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Malik Monk is John Calipari’s most electrifying freshman scorer ever

Malik Monk’s high volume efficiency sets him apart from Kentucky’s other superstar freshmen.

NCAA Basketball: North Carolina at Kentucky Stephen R. Sylvanie-USA TODAY Sports

Malik Monk had just put the finishing touches on the most brilliant individual performance of the young college basketball season when he had to hear his coach tell a national TV audience about everything he did wrong. John Calipari’s post-game interview was tinged with frustration after Kentucky let North Carolina take a brief lead in the closing minute of a high-tempo shootout in Las Vegas.

It was a game Kentucky would have lost if not for the fact that Monk simply wouldn’t let it happen. The freshman star hit two three-pointers in the final 80 seconds to cap a spellbinding 47-point performance that lifted the Wildcats to a 103-100 win.

Calipari, meanwhile, just wanted him to drive the ball more.

“In the first half, he was ridiculous,” Calipari said with Monk standing right next to him. “I’m trying to say get to the foul line. Go to the line more, don’t just shoot all perimeter jumpers. He’s such a great athlete and he’s so good with the ball, why settle? I know it’s easier and he goes on a run of making seven in a row. But they can’t guard him when he goes to the basket.”

Calipari’s complaints ring hollow considering Kentucky needed every one of Monk’s eight three-pointers to secure the final margin of victory. You’ll just have to forgive him if his brain was having trouble processing what he just saw. Calipari has had a lot of freshman stars since arriving at Kentucky, but he’s never had a player quite like Monk.

Calipari is right about one thing: very few of Monk’s 18 field goals on 28 attempts came easy. It was a blitzkrieg of pull-up jumpers that included 8-of-12 shooting from three, numerous long twos, and not much coming at the rim outside of transition opportunities. Monk turned in an all-time performance on just about the highest degree of difficulty imaginable.

It’s hard to even characterize this as a coming out party. Monk dropped seven three-pointers on Michigan State in a showcase game on Nov. 15 and entered Saturday scoring 20 points or more in five of his last six games. His effort vs. North Carolina was more of a warning shot -- an emphatic notice to the rest of the country that he can fill it up as quickly and forcefully as any player in America.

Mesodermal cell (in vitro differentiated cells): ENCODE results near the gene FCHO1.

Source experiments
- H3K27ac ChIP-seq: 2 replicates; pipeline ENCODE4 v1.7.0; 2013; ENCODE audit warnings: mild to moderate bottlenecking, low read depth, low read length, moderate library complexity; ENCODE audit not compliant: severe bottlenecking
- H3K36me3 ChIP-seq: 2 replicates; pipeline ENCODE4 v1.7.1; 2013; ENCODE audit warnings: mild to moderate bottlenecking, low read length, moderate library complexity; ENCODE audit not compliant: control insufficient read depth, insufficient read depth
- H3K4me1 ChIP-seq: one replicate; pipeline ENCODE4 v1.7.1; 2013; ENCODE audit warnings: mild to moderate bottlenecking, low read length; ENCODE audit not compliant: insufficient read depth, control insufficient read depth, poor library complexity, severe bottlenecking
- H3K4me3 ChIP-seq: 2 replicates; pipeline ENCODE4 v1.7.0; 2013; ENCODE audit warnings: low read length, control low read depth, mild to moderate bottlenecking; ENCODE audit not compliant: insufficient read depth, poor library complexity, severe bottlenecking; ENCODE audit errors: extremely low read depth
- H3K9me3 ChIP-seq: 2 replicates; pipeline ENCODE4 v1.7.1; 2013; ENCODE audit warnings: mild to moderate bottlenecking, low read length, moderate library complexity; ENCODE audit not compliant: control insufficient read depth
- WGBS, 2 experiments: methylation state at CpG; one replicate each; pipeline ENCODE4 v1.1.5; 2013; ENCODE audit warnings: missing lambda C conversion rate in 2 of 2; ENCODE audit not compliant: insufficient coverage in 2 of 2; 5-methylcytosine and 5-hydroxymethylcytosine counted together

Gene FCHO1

Monk’s 47-point special set a Kentucky freshman record and goes down as the sixth-best scoring effort in program history. It’s becoming apparent Monk isn’t a “streaky shooter” as he was often described as a recruit, but rather a cold-blooded marksman whose combination of deep shooting and A+ hops makes him an exceptional talent even within Kentucky’s recent lineage of superstar freshman.

Kentucky freshmen efficiency and usage

Name Offensive rating True shooting percentage Usage rate Points per game
Name Offensive rating True shooting percentage Usage rate Points per game
John Wall 108 56.2 25.7 16.6
DeMarcus Cousins 113.1 57.9 30.5 15.1
Brandon Knight 106.7 55.3 27 17.3
Anthony Davis 133.5 65.7 18.8 14.2
Julius Randle 111.2 56.6 25.5 15
Karl-Anthony Towns 122.7 62.7 23.7 10.3
Jamal Murray 118 59 27.2 20
Malik Monk 125.4 62.7 28.6 21.9

This is how Monk stacks up to Calipari’s best freshman scorers at Kentucky. He has the highest scoring average of anyone on this list, and he trails only Anthony Davis in offensive rating and true shooting percentage. Shockingly, Davis only had the eighth-highest usage rate on his own team when Kentucky won the national title in 2012 as a 38-2 juggernaut. Monk is currently carrying a much more sizable workload.

Monk’s best comparison is Calipari’s top-scoring freshman last year, Jamal Murray. Murray’s 113 threes were the second most in Kentucky history, behind only Jodie Meeks’s standout junior year in 2008-09.

Through 11 games, Monk is besting the pace set by both Murray and Meeks.

Coincidentally, Murray and Meeks also had breakthrough performances in their 11th games, just as Monk did against UNC. Murray went off for 33 points on 7-of-9 shooting from deep when Kentucky lost to Ohio State last year. Meeks hit 9-of-14 threes in his 11th game in a win over Appalachian State.

For all of the parallels with Murray and Meeks — whose 2008-09 season was Kentucky’s last without Calipari — Monk is a better athlete than either of his predecessors. His early high school mixtapes were instant classics, and Kentucky has seen him do highlight-reel stuff when he does decide to drive.

Monk is a flamethrower scorer who can beat you all over the floor. He isn’t Calipari’s best long-term prospect — obviously, that’s Towns or Davis — but he might be go down as the most effective volume scoring freshman of Cal’s run at Kentucky.

Quietly, Monk’s backcourt partner De’Aaron Fox also had a huge game with 24 points, 10 assists, and only two turnovers. The two freshmen complement each other so well — Fox as a defender and creator, Monk as a pure bucket-getter. It’s making Kentucky appointment viewing that will have NBA scouts glued to what’s happening in Lexington for the rest of the year.

In a season full of outstanding freshmen, Monk has gained the nation’s attention. Calipari should learn to love it before long.